Omicron COVID variant identified in California; 1st known US case

Coronavirus

WASHINGTON – The first known case of the omicron variant of COVID-19 has been identified in California, the White House and Centers for Disease Control and Prevention announced on Wednesday.

Dr. Anthony Fauci said the person was a traveler who returned from South Africa on Nov. 22 and tested positive on Nov. 29.

News of the first known case in the U.S. comes as scientists continue to study the risks posed by the new strain of the virus.

New York Gov. Kathy Hochul and New York City Mayor Bill de Blasio tweeted that there remained no confirmed cases in the state or city, as of Wednesday afternoon.

The Biden administration moved late last month to restrict travel from Southern Africa where the variant was first identified and had been widespread. Clusters of cases have also been identified in about two dozen other nations.

The Centers for Disease Control and Prevention is taking steps to tighten U.S. testing rules for travelers from overseas, including requiring a test for all travelers within a day of boarding a flight to the U.S. regardless of vaccination status. It was also considering mandating post-arrival testing.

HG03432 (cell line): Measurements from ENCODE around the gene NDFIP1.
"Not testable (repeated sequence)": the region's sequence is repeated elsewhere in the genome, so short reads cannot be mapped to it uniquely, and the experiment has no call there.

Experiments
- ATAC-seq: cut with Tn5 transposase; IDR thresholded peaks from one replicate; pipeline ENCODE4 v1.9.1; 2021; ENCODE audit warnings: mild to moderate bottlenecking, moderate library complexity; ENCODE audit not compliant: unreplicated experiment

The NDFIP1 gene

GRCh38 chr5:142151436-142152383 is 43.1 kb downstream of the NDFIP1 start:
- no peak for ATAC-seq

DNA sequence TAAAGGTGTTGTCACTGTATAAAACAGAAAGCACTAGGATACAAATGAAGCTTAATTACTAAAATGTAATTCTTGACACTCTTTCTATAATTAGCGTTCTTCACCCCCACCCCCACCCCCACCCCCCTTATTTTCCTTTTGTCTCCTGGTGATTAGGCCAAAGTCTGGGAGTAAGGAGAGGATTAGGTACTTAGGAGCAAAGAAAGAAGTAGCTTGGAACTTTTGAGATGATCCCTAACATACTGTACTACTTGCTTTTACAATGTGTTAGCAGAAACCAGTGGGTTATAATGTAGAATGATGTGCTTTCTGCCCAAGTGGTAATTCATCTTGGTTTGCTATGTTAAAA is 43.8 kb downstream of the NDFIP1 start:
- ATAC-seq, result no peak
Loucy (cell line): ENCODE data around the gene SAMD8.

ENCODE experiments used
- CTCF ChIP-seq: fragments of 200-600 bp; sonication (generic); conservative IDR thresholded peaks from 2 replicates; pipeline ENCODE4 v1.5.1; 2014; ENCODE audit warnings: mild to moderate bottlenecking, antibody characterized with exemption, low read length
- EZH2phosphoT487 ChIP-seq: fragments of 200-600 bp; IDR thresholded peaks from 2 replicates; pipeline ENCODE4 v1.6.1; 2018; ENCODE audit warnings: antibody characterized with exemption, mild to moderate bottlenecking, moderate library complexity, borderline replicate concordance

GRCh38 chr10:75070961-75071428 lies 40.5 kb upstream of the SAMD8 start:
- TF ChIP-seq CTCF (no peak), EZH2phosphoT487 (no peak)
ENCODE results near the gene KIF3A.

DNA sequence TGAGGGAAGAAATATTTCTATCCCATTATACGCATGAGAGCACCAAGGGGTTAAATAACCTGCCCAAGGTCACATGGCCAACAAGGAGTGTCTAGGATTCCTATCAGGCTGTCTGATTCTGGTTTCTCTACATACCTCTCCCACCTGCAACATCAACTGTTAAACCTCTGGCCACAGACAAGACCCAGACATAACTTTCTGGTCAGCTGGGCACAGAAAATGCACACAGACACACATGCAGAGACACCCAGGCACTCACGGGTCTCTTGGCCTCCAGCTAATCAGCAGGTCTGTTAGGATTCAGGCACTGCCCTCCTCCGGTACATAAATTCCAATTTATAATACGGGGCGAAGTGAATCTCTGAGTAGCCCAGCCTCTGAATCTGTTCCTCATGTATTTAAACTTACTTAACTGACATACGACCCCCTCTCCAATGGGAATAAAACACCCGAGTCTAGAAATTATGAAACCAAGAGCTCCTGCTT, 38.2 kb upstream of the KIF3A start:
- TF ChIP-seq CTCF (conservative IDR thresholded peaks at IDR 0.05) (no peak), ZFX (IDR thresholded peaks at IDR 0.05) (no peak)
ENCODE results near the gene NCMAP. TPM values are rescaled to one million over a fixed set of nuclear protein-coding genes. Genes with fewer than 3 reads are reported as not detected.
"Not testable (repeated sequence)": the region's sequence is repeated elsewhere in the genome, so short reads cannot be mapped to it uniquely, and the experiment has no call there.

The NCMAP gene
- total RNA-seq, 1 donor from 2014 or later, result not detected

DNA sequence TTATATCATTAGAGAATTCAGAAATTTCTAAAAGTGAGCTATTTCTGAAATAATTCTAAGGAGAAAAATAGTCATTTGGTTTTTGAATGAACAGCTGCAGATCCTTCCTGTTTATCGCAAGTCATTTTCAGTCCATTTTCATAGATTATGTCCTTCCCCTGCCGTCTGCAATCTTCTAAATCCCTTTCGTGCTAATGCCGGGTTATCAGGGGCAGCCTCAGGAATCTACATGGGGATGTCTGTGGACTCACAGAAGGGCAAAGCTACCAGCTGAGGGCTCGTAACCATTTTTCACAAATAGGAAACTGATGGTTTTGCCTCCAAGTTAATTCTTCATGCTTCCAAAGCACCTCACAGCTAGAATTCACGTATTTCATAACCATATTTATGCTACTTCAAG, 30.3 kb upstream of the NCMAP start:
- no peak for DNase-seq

Officials said those measures would only “buy time” for the country to learn more about the new variant and to take appropriate precautions, but that given its transmissibility its arrival in the U.S. was inevitable.

Much remains unknown about the new variant, including whether it is more contagious than previous strains, whether it makes people more seriously ill, and whether it can thwart the vaccine. Fauci, the top U.S. infectious disease expert, said more would be known about the omicron strain in two to four weeks as scientists grow and test lab samples of the virus.

The announcement of the first U.S. case comes before President Joe Biden plans to outline his strategy on Thursday to combat the virus over the winter. Biden has tried to quell alarm over the omicron variant, saying it was a cause for concern but “not a cause for panic.”

Biden and public health officials have grown more urgent in their pleas for more Americans to get vaccinated — and for those who have been vaccinated to get booster shots to maximize their protection against the virus.

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